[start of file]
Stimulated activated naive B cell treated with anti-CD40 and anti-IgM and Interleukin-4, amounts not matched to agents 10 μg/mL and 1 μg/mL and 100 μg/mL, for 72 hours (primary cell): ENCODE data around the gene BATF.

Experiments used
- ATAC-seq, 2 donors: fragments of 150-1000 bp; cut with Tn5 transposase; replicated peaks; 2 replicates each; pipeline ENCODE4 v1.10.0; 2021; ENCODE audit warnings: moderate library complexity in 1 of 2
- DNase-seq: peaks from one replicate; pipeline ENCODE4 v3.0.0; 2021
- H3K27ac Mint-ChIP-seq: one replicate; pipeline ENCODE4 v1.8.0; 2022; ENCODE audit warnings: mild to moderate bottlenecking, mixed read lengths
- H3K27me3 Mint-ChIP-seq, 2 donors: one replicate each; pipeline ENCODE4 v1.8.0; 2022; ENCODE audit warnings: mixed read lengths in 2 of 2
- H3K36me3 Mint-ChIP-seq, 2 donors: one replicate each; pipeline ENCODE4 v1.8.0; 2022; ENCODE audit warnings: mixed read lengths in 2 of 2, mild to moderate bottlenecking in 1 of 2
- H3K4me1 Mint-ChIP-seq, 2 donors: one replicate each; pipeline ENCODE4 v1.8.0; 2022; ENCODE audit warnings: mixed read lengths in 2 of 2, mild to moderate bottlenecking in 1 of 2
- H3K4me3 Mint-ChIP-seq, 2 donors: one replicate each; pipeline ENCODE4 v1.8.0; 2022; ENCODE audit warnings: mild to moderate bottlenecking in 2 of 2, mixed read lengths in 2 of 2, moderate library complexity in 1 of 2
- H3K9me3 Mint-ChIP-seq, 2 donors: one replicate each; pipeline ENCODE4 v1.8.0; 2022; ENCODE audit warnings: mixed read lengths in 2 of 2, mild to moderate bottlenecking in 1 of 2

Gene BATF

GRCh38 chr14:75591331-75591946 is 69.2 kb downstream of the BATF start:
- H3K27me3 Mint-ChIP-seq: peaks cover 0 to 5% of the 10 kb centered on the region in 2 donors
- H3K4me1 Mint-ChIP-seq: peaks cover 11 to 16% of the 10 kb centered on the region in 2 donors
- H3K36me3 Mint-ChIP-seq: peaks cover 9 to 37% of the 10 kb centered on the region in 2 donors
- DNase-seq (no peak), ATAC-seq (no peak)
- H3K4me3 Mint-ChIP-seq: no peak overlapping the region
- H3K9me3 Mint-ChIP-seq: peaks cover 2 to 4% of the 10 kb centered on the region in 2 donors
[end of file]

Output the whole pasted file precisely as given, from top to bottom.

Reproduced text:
Stimulated activated naive B cell treated with anti-CD40 and anti-IgM and Interleukin-4, amounts not matched to agents 10 μg/mL and 1 μg/mL and 100 μg/mL, for 72 hours (primary cell): ENCODE data around the gene BATF.

Experiments used
- ATAC-seq, 2 donors: fragments of 150-1000 bp; cut with Tn5 transposase; replicated peaks; 2 replicates each; pipeline ENCODE4 v1.10.0; 2021; ENCODE audit warnings: moderate library complexity in 1 of 2
- DNase-seq: peaks from one replicate; pipeline ENCODE4 v3.0.0; 2021
- H3K27ac Mint-ChIP-seq: one replicate; pipeline ENCODE4 v1.8.0; 2022; ENCODE audit warnings: mild to moderate bottlenecking, mixed read lengths
- H3K27me3 Mint-ChIP-seq, 2 donors: one replicate each; pipeline ENCODE4 v1.8.0; 2022; ENCODE audit warnings: mixed read lengths in 2 of 2
- H3K36me3 Mint-ChIP-seq, 2 donors: one replicate each; pipeline ENCODE4 v1.8.0; 2022; ENCODE audit warnings: mixed read lengths in 2 of 2, mild to moderate bottlenecking in 1 of 2
- H3K4me1 Mint-ChIP-seq, 2 donors: one replicate each; pipeline ENCODE4 v1.8.0; 2022; ENCODE audit warnings: mixed read lengths in 2 of 2, mild to moderate bottlenecking in 1 of 2
- H3K4me3 Mint-ChIP-seq, 2 donors: one replicate each; pipeline ENCODE4 v1.8.0; 2022; ENCODE audit warnings: mild to moderate bottlenecking in 2 of 2, mixed read lengths in 2 of 2, moderate library complexity in 1 of 2
- H3K9me3 Mint-ChIP-seq, 2 donors: one replicate each; pipeline ENCODE4 v1.8.0; 2022; ENCODE audit warnings: mixed read lengths in 2 of 2, mild to moderate bottlenecking in 1 of 2

Gene BATF

GRCh38 chr14:75591331-75591946 is 69.2 kb downstream of the BATF start:
- H3K27me3 Mint-ChIP-seq: peaks cover 0 to 5% of the 10 kb centered on the region in 2 donors
- H3K4me1 Mint-ChIP-seq: peaks cover 11 to 16% of the 10 kb centered on the region in 2 donors
- H3K36me3 Mint-ChIP-seq: peaks cover 9 to 37% of the 10 kb centered on the region in 2 donors
- DNase-seq (no peak), ATAC-seq (no peak)
- H3K4me3 Mint-ChIP-seq: no peak overlapping the region
- H3K9me3 Mint-ChIP-seq: peaks cover 2 to 4% of the 10 kb centered on the region in 2 donors